12. Arborvitae or juniper? Tough call, since I don’t grow either. But I remember the rash I got weeding grass out of low-growing junipers as a teenager, so aborvitae gets the vote.

13. Spaded edge or “edging”? Another tough one. Tried both, have problems with both. I’m gonna write a blog entry about this some day, really I am.

14. Asters or mums? Supposedly they’re out there, but I haven’t yet found mums that reliably come through the winter for me. And I just like asters better.

15. Reflecting pool or coursing waterfall? My little rivulet only flows in the spring and does not quite make it to waterfall, but reflecting pools have I none.

16. Morning glory blue or forget-me-not blue? In my mind’s eye I tried to envision the difference in color between these two, and I couldn’t do it. But I always have forget-me-nots, and only rarely morning glories. By the time they really get going, it’s just about time for the first frost.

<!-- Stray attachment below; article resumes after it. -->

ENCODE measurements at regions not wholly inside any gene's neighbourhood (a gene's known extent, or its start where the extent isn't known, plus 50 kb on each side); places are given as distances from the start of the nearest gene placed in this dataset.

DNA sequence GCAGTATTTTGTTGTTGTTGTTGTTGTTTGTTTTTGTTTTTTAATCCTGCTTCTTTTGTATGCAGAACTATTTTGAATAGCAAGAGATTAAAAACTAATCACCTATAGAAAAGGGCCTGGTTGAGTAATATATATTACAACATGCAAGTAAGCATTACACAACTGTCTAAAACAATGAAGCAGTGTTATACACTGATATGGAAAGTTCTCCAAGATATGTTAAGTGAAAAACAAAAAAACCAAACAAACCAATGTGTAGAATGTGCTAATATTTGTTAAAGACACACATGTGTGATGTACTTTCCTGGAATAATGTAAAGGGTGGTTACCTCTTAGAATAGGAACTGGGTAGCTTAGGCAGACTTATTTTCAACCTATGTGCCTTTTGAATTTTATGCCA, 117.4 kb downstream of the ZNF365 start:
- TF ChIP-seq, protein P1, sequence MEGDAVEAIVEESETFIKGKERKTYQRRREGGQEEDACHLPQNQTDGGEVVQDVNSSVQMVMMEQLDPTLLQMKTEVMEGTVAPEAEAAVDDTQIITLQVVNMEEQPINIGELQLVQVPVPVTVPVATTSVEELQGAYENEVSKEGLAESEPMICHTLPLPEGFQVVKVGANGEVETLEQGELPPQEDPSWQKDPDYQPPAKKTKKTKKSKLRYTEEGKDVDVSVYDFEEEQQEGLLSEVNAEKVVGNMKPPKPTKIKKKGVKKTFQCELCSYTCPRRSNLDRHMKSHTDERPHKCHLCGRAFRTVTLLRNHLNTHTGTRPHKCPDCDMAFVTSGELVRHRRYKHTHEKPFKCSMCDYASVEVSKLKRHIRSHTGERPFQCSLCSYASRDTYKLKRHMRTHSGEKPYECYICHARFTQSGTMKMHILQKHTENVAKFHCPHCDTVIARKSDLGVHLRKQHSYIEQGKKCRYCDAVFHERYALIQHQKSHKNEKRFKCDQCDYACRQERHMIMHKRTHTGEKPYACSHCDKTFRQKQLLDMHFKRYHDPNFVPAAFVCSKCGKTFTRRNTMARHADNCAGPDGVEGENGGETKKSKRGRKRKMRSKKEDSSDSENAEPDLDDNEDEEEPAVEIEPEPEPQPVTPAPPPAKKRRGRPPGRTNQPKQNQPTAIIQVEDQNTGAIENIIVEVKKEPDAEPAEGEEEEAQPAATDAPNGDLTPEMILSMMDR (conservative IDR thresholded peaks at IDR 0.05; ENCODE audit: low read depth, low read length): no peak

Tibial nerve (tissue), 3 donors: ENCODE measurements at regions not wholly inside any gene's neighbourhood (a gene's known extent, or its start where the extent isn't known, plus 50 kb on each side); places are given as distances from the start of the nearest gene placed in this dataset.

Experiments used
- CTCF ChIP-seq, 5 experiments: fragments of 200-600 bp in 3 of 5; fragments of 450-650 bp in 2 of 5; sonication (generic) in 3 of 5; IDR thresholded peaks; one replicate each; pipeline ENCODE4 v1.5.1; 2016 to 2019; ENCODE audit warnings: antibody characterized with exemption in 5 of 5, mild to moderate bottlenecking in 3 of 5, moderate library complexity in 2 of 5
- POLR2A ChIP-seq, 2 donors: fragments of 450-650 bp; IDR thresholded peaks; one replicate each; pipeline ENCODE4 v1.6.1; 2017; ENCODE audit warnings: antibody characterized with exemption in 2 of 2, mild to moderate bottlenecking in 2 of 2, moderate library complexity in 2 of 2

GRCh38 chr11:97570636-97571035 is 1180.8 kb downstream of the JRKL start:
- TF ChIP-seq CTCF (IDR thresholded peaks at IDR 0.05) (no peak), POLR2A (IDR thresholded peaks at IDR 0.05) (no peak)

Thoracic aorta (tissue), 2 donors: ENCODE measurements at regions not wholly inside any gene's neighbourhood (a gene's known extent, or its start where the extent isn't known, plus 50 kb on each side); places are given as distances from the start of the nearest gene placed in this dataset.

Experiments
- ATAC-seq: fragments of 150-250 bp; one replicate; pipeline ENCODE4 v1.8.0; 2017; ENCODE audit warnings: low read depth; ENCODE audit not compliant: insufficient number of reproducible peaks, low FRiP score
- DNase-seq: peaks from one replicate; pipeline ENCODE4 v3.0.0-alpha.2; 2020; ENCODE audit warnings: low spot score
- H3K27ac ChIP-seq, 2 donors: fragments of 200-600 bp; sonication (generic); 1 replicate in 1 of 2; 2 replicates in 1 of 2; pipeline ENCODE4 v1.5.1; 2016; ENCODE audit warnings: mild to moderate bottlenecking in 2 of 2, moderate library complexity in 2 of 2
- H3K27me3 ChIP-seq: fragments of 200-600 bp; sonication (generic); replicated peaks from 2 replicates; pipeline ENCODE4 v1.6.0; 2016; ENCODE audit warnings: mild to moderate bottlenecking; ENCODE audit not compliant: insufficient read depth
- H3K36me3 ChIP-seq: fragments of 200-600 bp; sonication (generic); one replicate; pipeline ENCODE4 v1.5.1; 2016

17. Lettuce: leaf or cos? This one puzzled me. By cos I assume you mean romaine, and I think of romaine as a kind of leaf lettuce. What I don’t care for is bowling ball iceberg types, and I don’t like black-seeded Simpson.

18. Hyacinth bean or red runner bean? I’ve grown the scarlet runner bean and only seen the hyacinth bean in pictures, but from what I’ve seen I like the hyacinth bean better.

19. Orange or pink? Both, actually. But not next to each other, for heavens’ sake!

20. Garden bed shapes: formal or informal? Nothing is plumb, or level, or square in my house, so why should it be in my garden?

21. Garden bed planting schemes: informal or formal? Informal. Semi-organized chaos, in gardening as in life.